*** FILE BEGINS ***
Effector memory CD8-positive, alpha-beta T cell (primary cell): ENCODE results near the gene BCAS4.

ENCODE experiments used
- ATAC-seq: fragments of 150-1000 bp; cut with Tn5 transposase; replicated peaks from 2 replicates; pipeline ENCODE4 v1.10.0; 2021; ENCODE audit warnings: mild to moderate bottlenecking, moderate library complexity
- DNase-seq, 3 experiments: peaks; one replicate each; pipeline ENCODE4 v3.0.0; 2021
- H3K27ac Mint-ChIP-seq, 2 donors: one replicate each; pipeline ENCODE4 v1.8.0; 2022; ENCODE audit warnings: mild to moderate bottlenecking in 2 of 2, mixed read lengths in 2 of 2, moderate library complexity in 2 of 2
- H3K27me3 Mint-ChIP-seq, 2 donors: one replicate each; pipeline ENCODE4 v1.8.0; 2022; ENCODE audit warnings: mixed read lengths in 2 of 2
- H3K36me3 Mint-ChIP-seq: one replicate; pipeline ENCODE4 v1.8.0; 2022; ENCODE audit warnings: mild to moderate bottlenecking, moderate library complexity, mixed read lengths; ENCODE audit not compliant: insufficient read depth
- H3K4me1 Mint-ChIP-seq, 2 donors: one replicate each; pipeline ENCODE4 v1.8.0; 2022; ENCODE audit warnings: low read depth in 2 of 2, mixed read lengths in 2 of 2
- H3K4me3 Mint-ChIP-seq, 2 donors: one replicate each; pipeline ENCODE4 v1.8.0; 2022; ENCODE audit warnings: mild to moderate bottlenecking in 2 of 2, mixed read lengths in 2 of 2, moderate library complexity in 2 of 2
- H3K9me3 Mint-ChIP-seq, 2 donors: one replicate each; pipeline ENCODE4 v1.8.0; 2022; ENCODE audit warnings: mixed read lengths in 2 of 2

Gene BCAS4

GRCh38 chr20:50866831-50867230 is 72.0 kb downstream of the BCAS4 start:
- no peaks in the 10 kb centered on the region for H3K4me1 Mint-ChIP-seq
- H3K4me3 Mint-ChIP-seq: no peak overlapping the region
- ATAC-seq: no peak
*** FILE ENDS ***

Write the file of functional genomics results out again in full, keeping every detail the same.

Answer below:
Effector memory CD8-positive, alpha-beta T cell (primary cell): ENCODE results near the gene BCAS4.

ENCODE experiments used
- ATAC-seq: fragments of 150-1000 bp; cut with Tn5 transposase; replicated peaks from 2 replicates; pipeline ENCODE4 v1.10.0; 2021; ENCODE audit warnings: mild to moderate bottlenecking, moderate library complexity
- DNase-seq, 3 experiments: peaks; one replicate each; pipeline ENCODE4 v3.0.0; 2021
- H3K27ac Mint-ChIP-seq, 2 donors: one replicate each; pipeline ENCODE4 v1.8.0; 2022; ENCODE audit warnings: mild to moderate bottlenecking in 2 of 2, mixed read lengths in 2 of 2, moderate library complexity in 2 of 2
- H3K27me3 Mint-ChIP-seq, 2 donors: one replicate each; pipeline ENCODE4 v1.8.0; 2022; ENCODE audit warnings: mixed read lengths in 2 of 2
- H3K36me3 Mint-ChIP-seq: one replicate; pipeline ENCODE4 v1.8.0; 2022; ENCODE audit warnings: mild to moderate bottlenecking, moderate library complexity, mixed read lengths; ENCODE audit not compliant: insufficient read depth
- H3K4me1 Mint-ChIP-seq, 2 donors: one replicate each; pipeline ENCODE4 v1.8.0; 2022; ENCODE audit warnings: low read depth in 2 of 2, mixed read lengths in 2 of 2
- H3K4me3 Mint-ChIP-seq, 2 donors: one replicate each; pipeline ENCODE4 v1.8.0; 2022; ENCODE audit warnings: mild to moderate bottlenecking in 2 of 2, mixed read lengths in 2 of 2, moderate library complexity in 2 of 2
- H3K9me3 Mint-ChIP-seq, 2 donors: one replicate each; pipeline ENCODE4 v1.8.0; 2022; ENCODE audit warnings: mixed read lengths in 2 of 2

Gene BCAS4

GRCh38 chr20:50866831-50867230 is 72.0 kb downstream of the BCAS4 start:
- no peaks in the 10 kb centered on the region for H3K4me1 Mint-ChIP-seq
- H3K4me3 Mint-ChIP-seq: no peak overlapping the region
- ATAC-seq: no peak